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Basic First Aid
For dog owners, full first aid training is as useful a skill for your canine members of the family as it may be for the human members – lets hope you do not need to use it, but here is some helpful advice to help prepare you, just in case.
What is the reason for dog first aid?
Saving Life
Reducing Pain
Relieving Suffering
When should dog first aid be used?
Immediately following an accident or sudden illness. First aid should be restricted to what is necessary to save an animal’s life, to reduce pain and therefore to stop suffering until the animal receives attention by the vet.  That will usually be much more effective at the vet’s surgery than asking the vet to come to you.
Who can carry out first aid?
First aid can be administered by anyone to an animal.  It is not necessary to make a diagnosis of injury to provide effective first aid; indeed diagnosis is legally for a qualified veterinary surgeon to make.
Preparation in the home in case of emergency
Remember, don’t panic and don’t try to be a hero.  An emergency situation will require you to be speedy, calm and safe. Think slowly but act fast.
Keep a Dog First Aid kit at home and with you when you are travelling – ask your vet for advice on what to keep in here.
Keep the following next to your phone
1. Name, address and telephone number of your vet – so you have these ready.  Make sure you check the emergency number you have with your vets regularly
2. A working pen - to take down instructions if necessary
Do not rush straight to your vets without telephoning first.  It may be that the emergencies are seen at a different site, or it may be vital for the vet to give advice, or there may be no vet at the surgery.
Don't give the dog patient anything to eat or drink unless the vet tells you to do so.
If your dog has swallowed anything that has made him unwell, such as a chemical kitchen cleaner, take the packaging with the name on it to the vet with you.
The following should be read before any incident happens so you are prepared.  This is for guidance but please remember to call your vets in an emergency!
The ABC’s
The following routine is the sequence to follow if you have a collapsed or injured dog:
A = Airway
It is important to ensure your dog can breathe properly and that there are no obstructions to the airway.
Common obstructions include swallowed bones, stones, or toys.  Vomit or swelling can also obstruct the airway.
Action to take if an obstruction:  Always be careful when doing anything in your dog’s mouth.  A dog in pain or partly conscious can easily bite hard and cause injury.  Carefully open the dog’s mouth and look to see if there is anything visible that might be causing an obstruction.  If there is, try to pull it out using a blunt implement – the handle of a spoon works well.  If you can do so easily pull the dog’s head back so the neck is straight and pull out the tongue.  This should clear the airway.
B = Breathing
Check your dog is breathing by watching his chest to detect any movements and place your hand or a small piece of light material at the nostrils to detect airflow.
Action to take if there is no breathing:  The safest way to help a dog breathe is by compressing the chest.  In small dogs this can be done with one hand but one hand each side of the chest will be required for larger dogs.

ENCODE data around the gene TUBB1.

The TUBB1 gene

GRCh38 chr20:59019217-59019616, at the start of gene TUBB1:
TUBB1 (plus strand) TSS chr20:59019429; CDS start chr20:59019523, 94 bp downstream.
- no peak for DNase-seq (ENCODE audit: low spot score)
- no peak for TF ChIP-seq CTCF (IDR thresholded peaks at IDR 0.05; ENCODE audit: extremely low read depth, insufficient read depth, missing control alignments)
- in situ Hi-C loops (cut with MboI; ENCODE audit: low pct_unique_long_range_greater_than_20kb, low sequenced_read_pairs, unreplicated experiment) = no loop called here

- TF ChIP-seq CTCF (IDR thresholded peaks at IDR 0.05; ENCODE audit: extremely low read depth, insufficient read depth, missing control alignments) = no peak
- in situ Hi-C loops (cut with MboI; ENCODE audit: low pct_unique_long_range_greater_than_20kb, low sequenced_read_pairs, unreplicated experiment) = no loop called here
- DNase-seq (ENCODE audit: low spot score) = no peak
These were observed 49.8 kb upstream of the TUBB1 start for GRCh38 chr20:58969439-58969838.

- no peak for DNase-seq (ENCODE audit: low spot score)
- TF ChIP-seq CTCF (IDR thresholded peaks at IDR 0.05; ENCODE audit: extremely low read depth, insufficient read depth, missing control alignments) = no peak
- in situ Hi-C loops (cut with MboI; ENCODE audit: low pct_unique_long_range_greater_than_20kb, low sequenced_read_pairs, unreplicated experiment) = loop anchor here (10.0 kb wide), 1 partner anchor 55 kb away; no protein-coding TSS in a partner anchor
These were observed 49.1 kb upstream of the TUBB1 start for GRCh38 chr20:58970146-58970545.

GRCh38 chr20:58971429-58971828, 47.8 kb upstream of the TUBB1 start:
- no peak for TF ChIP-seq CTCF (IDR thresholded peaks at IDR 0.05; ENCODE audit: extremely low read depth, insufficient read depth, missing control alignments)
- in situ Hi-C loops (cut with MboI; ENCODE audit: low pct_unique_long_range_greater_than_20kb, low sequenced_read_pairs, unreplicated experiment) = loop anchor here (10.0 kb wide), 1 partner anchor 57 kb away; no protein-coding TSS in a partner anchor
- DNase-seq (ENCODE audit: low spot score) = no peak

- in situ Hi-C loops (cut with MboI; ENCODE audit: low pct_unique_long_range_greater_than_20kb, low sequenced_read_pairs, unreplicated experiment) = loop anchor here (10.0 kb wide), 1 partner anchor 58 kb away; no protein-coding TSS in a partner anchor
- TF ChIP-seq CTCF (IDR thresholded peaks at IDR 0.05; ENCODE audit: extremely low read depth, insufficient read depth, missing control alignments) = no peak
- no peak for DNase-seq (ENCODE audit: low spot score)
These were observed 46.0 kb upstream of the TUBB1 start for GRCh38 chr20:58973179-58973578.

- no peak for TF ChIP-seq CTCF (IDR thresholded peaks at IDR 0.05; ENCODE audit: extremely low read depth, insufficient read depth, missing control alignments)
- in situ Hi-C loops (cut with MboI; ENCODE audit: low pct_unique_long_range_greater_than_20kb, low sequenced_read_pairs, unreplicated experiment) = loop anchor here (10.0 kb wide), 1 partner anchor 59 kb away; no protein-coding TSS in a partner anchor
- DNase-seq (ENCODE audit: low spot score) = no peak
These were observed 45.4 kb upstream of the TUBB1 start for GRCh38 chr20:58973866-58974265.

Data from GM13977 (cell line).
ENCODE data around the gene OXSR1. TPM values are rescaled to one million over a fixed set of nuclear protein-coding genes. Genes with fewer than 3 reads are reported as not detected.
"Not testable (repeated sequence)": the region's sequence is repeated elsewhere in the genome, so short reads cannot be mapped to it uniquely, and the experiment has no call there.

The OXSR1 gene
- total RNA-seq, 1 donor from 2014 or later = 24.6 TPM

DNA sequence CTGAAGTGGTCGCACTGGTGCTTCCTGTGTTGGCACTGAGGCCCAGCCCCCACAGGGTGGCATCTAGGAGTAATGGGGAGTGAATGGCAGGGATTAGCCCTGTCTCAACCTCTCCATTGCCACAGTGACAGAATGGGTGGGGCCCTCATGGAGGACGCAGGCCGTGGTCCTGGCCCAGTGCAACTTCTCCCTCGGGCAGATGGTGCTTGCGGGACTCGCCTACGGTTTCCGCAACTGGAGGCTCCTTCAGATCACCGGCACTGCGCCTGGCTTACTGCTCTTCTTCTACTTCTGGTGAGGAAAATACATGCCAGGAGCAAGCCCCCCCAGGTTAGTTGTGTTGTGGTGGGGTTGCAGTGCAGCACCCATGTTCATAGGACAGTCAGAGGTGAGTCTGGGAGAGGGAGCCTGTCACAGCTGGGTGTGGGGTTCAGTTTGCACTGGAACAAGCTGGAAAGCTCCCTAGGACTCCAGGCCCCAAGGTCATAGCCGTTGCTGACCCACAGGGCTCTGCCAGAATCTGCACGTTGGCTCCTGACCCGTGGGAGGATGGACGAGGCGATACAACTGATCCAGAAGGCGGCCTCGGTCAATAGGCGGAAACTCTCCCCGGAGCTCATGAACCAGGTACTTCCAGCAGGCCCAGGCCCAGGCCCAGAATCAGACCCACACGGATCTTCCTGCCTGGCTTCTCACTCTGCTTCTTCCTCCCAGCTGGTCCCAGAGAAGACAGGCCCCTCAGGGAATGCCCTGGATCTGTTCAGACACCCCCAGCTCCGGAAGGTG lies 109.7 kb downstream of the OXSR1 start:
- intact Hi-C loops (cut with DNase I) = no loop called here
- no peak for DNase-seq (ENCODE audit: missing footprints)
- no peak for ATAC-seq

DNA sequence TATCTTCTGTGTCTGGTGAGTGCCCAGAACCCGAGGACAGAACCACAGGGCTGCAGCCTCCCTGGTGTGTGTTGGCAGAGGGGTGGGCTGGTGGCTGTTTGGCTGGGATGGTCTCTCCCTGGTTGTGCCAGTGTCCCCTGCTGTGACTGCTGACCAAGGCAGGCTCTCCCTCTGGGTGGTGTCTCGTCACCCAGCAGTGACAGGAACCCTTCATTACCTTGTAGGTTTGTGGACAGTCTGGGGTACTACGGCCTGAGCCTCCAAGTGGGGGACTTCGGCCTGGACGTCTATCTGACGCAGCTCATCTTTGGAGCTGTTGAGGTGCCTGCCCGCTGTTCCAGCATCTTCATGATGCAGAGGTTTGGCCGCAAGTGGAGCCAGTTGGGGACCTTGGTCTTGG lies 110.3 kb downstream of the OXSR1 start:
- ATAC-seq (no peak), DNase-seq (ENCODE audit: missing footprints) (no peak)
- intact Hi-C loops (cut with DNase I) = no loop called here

C = Circulation
If the dog’s brain is starved of oxygen because of poor circulation collapse and death will follow very rapidly.  Poor blood flow may be because the heart has stopped or because of blood loss either internally or externally.  If there is arterial bleeding there may be bright red blood spurts.  If there is venous or capillary bleeding (this is more common) there may be a continual, darker red, blood flow.  If bleeding is severe the gums will be pale.  To detect whether a dog’s heart is beating, hold one hand across the chest just behind the elbows.  You should be able to feel a heart beat.
Actions to take if the heart has stopped:  If the heart has been stopped for some time the chances of restarting it may be small and the dog may have suffered severe brain damage already.  If the dog’s pupils are very large and do not respond to a light being shone into the eyes the outlook is very poor.  To attempt to restart the heart place one hand each side of the chest just behind and above the elbows.  Squeeze hard at about 80 to 100 times a minute.
Actions to take when bleeding:  Direct pressure on a bleeding point is the most effective way of stopping bleeding.  A small piece of clean gauze or cloth should be put on the bleeding point first and then use a finger or thumb to press on it.  The bleeding should stop at once.  If there are several bleeding points you may need to press at several spots.
Remember not to put yourself in danger and always seek help.  Take care around any other potential hazards in the vicinity – move the dog if safer and you are able to do this with ease.  A shocked and injured dog may bite, even if this is not normally in their nature, so please be prepared and use a muzzle or tie to secure his nose while you are attempting to help. Done securely but not too tight this will cause no harm to the dog and will help you provide safe more effective first aid.
Following any incident, treatment by a veterinary surgeon is essential.
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